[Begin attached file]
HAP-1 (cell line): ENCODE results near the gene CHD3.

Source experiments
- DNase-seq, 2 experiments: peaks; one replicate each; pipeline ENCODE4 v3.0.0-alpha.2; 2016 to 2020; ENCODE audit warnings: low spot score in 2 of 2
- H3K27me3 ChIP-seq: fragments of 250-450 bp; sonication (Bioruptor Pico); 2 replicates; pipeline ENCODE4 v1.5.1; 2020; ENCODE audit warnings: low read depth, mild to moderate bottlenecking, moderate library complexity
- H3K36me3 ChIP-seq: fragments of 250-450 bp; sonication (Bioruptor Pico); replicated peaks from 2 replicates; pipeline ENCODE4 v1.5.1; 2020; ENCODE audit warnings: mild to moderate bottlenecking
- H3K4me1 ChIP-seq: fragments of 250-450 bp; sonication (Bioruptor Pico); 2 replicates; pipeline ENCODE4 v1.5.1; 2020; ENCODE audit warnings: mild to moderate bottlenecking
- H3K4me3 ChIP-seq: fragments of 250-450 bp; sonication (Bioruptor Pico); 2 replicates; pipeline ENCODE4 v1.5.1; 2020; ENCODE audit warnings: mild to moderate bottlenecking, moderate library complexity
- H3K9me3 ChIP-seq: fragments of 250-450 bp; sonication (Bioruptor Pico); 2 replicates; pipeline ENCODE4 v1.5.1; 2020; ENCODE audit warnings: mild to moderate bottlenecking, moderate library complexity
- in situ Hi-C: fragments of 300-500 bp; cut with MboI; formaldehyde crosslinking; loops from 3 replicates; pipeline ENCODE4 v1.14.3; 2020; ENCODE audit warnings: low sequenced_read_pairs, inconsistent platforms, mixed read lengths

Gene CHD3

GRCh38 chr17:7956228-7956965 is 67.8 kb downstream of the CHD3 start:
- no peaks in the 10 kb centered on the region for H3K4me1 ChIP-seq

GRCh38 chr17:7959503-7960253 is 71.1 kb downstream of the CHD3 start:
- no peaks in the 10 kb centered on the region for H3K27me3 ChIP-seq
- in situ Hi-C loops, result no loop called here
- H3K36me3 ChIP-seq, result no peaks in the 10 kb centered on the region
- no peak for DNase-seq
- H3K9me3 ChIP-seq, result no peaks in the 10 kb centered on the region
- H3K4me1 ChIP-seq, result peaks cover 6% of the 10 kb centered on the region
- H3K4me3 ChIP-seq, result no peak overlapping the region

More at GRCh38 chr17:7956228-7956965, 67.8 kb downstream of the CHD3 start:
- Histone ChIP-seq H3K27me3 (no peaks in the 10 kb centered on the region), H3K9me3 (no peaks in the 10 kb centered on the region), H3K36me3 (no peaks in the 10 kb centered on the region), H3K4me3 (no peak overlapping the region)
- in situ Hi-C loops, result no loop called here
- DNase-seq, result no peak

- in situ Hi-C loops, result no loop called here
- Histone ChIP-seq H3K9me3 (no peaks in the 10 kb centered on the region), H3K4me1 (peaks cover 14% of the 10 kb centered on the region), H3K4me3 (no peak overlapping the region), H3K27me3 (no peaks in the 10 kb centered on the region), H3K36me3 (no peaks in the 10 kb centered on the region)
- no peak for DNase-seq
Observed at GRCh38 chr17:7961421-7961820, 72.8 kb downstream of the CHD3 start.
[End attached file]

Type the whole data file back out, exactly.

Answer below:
HAP-1 (cell line): ENCODE results near the gene CHD3.

Source experiments
- DNase-seq, 2 experiments: peaks; one replicate each; pipeline ENCODE4 v3.0.0-alpha.2; 2016 to 2020; ENCODE audit warnings: low spot score in 2 of 2
- H3K27me3 ChIP-seq: fragments of 250-450 bp; sonication (Bioruptor Pico); 2 replicates; pipeline ENCODE4 v1.5.1; 2020; ENCODE audit warnings: low read depth, mild to moderate bottlenecking, moderate library complexity
- H3K36me3 ChIP-seq: fragments of 250-450 bp; sonication (Bioruptor Pico); replicated peaks from 2 replicates; pipeline ENCODE4 v1.5.1; 2020; ENCODE audit warnings: mild to moderate bottlenecking
- H3K4me1 ChIP-seq: fragments of 250-450 bp; sonication (Bioruptor Pico); 2 replicates; pipeline ENCODE4 v1.5.1; 2020; ENCODE audit warnings: mild to moderate bottlenecking
- H3K4me3 ChIP-seq: fragments of 250-450 bp; sonication (Bioruptor Pico); 2 replicates; pipeline ENCODE4 v1.5.1; 2020; ENCODE audit warnings: mild to moderate bottlenecking, moderate library complexity
- H3K9me3 ChIP-seq: fragments of 250-450 bp; sonication (Bioruptor Pico); 2 replicates; pipeline ENCODE4 v1.5.1; 2020; ENCODE audit warnings: mild to moderate bottlenecking, moderate library complexity
- in situ Hi-C: fragments of 300-500 bp; cut with MboI; formaldehyde crosslinking; loops from 3 replicates; pipeline ENCODE4 v1.14.3; 2020; ENCODE audit warnings: low sequenced_read_pairs, inconsistent platforms, mixed read lengths

Gene CHD3

GRCh38 chr17:7956228-7956965 is 67.8 kb downstream of the CHD3 start:
- no peaks in the 10 kb centered on the region for H3K4me1 ChIP-seq

GRCh38 chr17:7959503-7960253 is 71.1 kb downstream of the CHD3 start:
- no peaks in the 10 kb centered on the region for H3K27me3 ChIP-seq
- in situ Hi-C loops, result no loop called here
- H3K36me3 ChIP-seq, result no peaks in the 10 kb centered on the region
- no peak for DNase-seq
- H3K9me3 ChIP-seq, result no peaks in the 10 kb centered on the region
- H3K4me1 ChIP-seq, result peaks cover 6% of the 10 kb centered on the region
- H3K4me3 ChIP-seq, result no peak overlapping the region

More at GRCh38 chr17:7956228-7956965, 67.8 kb downstream of the CHD3 start:
- Histone ChIP-seq H3K27me3 (no peaks in the 10 kb centered on the region), H3K9me3 (no peaks in the 10 kb centered on the region), H3K36me3 (no peaks in the 10 kb centered on the region), H3K4me3 (no peak overlapping the region)
- in situ Hi-C loops, result no loop called here
- DNase-seq, result no peak

- in situ Hi-C loops, result no loop called here
- Histone ChIP-seq H3K9me3 (no peaks in the 10 kb centered on the region), H3K4me1 (peaks cover 14% of the 10 kb centered on the region), H3K4me3 (no peak overlapping the region), H3K27me3 (no peaks in the 10 kb centered on the region), H3K36me3 (no peaks in the 10 kb centered on the region)
- no peak for DNase-seq
Observed at GRCh38 chr17:7961421-7961820, 72.8 kb downstream of the CHD3 start.